Home Confinement Can Be an Alternative to Prison
Today’s jails and prisons are overcrowded and expensive. To cope, court systems increasingly offer home confinement, or house arrest, as an alternative to traditional incarceration. Home confinement became much more common after the advent of the electronic monitoring bracelet in 1983.
In addition, the home confinement alternative allows eligible offenders to retain or seek employment, maintain family relationships and responsibilities, and attend appropriate rehabilitation programs.
Who Is Eligible for Home Confinement?
Usually, the option of home confinement is granted to offenders convicted of non-violent misdemeanors, and to juveniles. Judges may impose home confinement prior to trial (as a condition of bail) or as a sentence. It helps to have a clean rap sheet, a steady employment history and no gang affiliation. You or your lawyer must proactively ask the court to consider this option.
Certain classes of incarcerated offenders are also subject to closely supervised home confinement for a certain period of time as a condition of their release from jail or prison. These include violent offenders and those convicted of sexual crimes.
A person in home confinement must pay a fee, which is usually a percentage of the person’s income. Other costs include regular probation fees, court costs, fines or any required restitution payments.
What Is an Electronic Monitoring Bracelet?
Home confinement involves placement of an electronic monitoring bracelet around the ankle of the offender, plus some additional equipment in the home to process the signal. The bracelet is worn next to the skin and fits under the clothes. It sends a signal to the agency monitoring an offender’s parole or probation. If the signal is interrupted for any reason, it sends an alert.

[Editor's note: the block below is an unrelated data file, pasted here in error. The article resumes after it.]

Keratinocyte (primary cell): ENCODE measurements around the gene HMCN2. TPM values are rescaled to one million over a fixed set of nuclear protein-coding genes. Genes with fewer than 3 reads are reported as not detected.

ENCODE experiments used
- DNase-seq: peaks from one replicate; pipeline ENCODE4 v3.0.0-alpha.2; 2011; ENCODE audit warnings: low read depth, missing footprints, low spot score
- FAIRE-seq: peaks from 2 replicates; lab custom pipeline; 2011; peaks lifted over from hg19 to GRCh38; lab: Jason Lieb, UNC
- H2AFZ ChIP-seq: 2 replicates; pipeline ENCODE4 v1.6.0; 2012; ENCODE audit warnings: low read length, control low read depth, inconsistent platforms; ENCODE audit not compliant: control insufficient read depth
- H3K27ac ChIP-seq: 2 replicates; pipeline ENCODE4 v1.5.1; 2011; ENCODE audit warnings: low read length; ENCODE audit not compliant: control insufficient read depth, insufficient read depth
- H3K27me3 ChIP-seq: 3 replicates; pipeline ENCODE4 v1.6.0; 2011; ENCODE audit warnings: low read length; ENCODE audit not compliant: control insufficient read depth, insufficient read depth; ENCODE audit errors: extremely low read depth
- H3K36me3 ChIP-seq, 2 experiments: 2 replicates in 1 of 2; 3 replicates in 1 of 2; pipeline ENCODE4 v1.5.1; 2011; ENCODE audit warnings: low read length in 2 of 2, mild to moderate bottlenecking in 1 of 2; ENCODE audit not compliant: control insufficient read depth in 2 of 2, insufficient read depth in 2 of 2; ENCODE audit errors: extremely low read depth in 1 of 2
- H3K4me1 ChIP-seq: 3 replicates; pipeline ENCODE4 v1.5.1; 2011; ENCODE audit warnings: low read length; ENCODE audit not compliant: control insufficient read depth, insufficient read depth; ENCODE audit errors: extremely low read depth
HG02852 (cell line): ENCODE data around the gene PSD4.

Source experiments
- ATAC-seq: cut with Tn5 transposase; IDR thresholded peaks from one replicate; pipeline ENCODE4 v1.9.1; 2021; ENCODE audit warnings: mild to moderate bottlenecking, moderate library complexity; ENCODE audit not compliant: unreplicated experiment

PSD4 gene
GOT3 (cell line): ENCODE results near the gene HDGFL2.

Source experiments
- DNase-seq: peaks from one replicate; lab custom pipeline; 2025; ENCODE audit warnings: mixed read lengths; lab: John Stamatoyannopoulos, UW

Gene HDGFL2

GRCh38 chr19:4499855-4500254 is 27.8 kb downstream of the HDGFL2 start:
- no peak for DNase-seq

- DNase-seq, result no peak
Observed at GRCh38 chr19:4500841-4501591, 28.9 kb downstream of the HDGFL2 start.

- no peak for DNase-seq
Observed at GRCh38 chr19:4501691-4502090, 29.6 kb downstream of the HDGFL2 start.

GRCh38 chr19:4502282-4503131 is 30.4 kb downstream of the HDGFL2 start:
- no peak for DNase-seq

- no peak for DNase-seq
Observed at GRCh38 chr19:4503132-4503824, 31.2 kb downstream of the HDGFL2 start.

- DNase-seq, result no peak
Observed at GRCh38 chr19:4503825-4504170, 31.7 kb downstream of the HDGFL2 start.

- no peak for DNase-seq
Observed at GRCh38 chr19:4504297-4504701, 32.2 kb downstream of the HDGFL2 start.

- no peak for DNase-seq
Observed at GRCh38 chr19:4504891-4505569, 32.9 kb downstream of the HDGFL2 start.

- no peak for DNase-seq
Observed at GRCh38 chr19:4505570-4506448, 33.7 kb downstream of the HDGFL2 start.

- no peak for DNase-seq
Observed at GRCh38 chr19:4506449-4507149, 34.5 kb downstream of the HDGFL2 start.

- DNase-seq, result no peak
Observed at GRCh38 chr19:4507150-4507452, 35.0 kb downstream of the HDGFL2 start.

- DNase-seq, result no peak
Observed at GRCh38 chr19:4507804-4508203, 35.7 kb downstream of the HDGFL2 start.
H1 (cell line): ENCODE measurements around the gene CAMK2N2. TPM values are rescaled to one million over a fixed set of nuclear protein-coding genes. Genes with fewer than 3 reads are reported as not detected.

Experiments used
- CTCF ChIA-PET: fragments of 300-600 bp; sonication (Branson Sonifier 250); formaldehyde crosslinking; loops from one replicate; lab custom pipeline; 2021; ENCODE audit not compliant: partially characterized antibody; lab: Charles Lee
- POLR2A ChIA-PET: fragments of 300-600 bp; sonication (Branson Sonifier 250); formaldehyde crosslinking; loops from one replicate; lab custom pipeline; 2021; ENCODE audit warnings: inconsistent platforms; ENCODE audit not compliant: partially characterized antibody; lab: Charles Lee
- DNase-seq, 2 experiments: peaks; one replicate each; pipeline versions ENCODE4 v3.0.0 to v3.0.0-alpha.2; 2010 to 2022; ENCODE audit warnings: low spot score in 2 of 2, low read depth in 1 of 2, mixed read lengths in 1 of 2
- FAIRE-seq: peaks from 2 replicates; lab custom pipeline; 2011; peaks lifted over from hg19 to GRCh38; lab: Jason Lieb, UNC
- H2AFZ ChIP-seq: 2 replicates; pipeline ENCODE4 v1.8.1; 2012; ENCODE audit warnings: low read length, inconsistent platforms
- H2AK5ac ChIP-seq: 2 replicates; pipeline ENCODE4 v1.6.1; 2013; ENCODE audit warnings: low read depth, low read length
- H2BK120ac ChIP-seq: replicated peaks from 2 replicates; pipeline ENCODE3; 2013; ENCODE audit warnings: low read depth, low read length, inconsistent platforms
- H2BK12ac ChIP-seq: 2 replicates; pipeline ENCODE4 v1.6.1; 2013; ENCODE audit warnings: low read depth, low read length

There are three types of monitoring bracelets. One uses radio-frequency technology and another uses Global Positioning System technology to keep track of an offender’s location and movements. A third has the additional ability to determine if an offender is breaking the terms of parole or probation by drinking alcohol.
What Are the Rules of Home Confinement?
The rules of home confinement are fairly consistent from state to state, with some slight variations.
In rare cases, offenders are required to stay home 24 hours a day. More often, they are granted time away from home to work or participate in pre-approved activities, like school, training programs, doctor’s appointments or court appointments. Some offenders are subject to “curfew,” where they must be home during evening hours but have considerable freedom during the day.
Visitors and access to telephones and other electronic devices might be limited and monitored.
What Happens When the Rules Are Broken?
An offender on home confinement is subject to all the terms of probation or parole. An alert from the monitoring system triggers a phone call from an officer and usually a home visit. Intentional tampering with or removal of the device, or breaking the terms, is a violation and can result in the issuance of an arrest warrant and a return to traditional incarceration, with additional penalties.